Scottish Government to implement seal hunting ban at salmon farms to save US exports

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Compliance with US animal welfare law, otherwise Scotland will not be able to export farmed Atlantic salmon to the US from 1 January 2022.

The Ferret reports that the Scottish Government intends to introduce an amendment at Holyrood which will outlaw seal shooting by the industry.

In a letter to Holyrood, Gillian Martin MSP Convenor of the Environment, Climate Change and Land Reform Committee, explained that officials are in discussions with the UK and US Governments regarding new provisions in the US Marine Mammal Protection Act (“MMPA”).

In 2019, SalmonBusiness reported that Scotland’s salmon farmers had four years to stop shooting seals or risk losing the U.S. market. This was down to a new trade rule from U.S. National Oceanic Atmospheric Administration, or NOAA, which could ban Scottish salmon exports worth nearly GBP 200 million a year, if salmon farmers continue to do so. Scotland could be classed as what U.S. officials call a Category III violator, or a fishery that shoots too many seals.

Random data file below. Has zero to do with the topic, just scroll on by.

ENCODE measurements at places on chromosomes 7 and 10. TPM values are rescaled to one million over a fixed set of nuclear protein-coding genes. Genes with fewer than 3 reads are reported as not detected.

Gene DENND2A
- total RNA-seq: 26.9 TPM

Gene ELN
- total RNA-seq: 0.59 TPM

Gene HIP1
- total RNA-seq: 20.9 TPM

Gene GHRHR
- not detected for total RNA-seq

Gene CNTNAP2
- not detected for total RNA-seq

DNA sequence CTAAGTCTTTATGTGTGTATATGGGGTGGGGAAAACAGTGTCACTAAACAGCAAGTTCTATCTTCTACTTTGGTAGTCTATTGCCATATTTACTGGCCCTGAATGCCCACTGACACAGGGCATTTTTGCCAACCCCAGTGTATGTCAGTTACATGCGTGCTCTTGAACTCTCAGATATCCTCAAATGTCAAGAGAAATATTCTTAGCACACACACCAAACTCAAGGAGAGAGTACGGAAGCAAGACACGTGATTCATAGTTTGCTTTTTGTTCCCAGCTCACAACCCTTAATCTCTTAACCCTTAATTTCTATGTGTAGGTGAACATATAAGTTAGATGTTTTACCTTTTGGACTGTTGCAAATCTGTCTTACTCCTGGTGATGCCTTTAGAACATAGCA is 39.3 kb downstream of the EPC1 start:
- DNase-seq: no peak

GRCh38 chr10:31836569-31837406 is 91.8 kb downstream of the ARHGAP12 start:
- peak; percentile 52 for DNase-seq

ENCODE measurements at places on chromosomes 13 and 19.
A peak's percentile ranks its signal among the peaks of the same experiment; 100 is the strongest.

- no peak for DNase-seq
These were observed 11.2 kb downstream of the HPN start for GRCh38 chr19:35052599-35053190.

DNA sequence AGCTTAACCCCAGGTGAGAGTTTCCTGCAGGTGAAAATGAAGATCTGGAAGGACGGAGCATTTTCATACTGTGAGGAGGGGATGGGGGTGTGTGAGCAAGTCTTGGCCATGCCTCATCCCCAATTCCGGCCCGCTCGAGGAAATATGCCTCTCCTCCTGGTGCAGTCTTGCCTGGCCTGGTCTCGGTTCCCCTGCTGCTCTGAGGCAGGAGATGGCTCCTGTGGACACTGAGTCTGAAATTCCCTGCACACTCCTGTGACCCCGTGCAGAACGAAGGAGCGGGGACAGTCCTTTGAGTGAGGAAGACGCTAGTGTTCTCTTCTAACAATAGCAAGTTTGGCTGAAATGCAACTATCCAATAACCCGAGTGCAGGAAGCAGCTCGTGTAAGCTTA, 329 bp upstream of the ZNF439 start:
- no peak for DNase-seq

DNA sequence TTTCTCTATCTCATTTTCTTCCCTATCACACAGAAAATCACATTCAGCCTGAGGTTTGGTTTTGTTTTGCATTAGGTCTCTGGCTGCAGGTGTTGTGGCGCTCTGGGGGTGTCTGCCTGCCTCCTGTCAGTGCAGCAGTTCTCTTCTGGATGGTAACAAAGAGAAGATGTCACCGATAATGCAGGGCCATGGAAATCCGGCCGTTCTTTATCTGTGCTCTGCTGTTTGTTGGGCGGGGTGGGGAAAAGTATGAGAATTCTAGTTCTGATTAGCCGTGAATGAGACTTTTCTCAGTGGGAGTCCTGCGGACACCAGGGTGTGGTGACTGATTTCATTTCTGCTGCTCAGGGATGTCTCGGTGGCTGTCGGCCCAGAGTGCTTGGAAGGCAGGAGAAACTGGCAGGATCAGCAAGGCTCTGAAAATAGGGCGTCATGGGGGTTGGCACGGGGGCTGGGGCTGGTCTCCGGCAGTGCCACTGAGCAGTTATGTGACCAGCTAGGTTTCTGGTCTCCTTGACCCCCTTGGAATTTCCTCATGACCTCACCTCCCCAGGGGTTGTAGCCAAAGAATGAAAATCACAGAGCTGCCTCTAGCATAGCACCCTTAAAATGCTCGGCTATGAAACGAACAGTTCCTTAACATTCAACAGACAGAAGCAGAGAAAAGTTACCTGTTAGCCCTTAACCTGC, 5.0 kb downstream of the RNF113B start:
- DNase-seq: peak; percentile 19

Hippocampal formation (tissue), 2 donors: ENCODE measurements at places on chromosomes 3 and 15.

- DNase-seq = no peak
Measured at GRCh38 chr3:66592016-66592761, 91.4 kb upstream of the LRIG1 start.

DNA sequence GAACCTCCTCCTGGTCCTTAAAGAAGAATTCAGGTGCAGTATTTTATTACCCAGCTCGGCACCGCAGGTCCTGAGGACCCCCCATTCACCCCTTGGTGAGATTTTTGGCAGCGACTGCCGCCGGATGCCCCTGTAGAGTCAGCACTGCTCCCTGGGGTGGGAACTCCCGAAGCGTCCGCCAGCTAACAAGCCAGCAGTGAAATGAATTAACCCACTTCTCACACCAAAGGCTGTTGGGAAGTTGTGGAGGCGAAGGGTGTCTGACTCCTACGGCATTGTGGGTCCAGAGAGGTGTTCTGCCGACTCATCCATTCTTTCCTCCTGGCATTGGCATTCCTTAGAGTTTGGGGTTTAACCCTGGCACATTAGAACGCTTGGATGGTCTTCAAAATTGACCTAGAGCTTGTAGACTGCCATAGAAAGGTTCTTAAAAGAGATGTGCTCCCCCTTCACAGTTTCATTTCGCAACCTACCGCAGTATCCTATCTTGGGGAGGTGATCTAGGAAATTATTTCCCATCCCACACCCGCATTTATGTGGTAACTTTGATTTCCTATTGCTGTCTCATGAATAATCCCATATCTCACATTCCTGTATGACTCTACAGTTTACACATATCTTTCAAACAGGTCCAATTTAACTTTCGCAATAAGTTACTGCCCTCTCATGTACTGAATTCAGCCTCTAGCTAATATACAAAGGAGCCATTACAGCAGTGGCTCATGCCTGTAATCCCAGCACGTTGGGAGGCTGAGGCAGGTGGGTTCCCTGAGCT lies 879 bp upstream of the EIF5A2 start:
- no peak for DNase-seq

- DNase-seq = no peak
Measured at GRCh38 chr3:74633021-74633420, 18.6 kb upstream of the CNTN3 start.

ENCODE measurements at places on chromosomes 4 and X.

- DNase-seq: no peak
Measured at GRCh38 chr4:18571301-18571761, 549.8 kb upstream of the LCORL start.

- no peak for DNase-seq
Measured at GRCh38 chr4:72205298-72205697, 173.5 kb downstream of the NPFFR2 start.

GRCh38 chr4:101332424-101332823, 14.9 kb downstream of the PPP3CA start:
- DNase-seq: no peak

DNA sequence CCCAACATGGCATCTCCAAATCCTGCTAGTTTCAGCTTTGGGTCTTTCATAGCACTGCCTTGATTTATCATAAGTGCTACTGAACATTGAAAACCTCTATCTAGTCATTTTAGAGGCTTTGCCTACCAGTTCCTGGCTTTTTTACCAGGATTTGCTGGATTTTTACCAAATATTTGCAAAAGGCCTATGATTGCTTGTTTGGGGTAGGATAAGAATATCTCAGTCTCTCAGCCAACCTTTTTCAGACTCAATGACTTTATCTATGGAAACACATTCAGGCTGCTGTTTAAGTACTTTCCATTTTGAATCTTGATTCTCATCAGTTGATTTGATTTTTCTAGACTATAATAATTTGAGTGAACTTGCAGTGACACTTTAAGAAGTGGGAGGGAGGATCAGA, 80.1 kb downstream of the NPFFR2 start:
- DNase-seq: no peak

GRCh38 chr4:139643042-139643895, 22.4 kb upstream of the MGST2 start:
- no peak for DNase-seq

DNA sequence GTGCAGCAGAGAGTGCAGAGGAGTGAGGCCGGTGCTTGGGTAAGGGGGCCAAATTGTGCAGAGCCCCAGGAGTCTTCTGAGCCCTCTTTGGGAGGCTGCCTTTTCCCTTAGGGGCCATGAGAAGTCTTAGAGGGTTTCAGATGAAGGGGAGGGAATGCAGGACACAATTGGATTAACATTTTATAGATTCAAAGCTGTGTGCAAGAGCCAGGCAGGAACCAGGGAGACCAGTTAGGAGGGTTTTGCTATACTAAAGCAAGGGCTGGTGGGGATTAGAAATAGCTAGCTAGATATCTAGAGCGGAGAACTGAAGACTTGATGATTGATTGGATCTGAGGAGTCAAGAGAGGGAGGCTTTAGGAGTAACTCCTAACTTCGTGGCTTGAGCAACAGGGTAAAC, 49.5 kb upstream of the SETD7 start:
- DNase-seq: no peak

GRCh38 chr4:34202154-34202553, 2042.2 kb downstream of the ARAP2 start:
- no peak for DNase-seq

“On that basis, if we do not implement the proposed amendments to the seal licensing system by 1 March 2021 when nations have to demonstrate equivalency with the MMPA, Scotland will not be able to export farmed Atlantic salmon to the US from 1 January 2022,” wrote Gillian Martin.

The proposed amendments currently being drafted are to:
• Amend the Marine (Scotland) Act 2010 to remove specific grounds for which Scottish Ministers are able to grant licences to kill, injure or take seals.
• Increase the penalties associated with the offence of killing, injuring or taking a live seal (intentionally or recklessly) in line with the most serious wildlife offences as laid out in the Animals and Wildlife Bill.

The amendments will be introduced to parliament at stage three (the final consideration stage before a bill is passed) of the Animals and Wildlife Bill, instead of stage two as usual.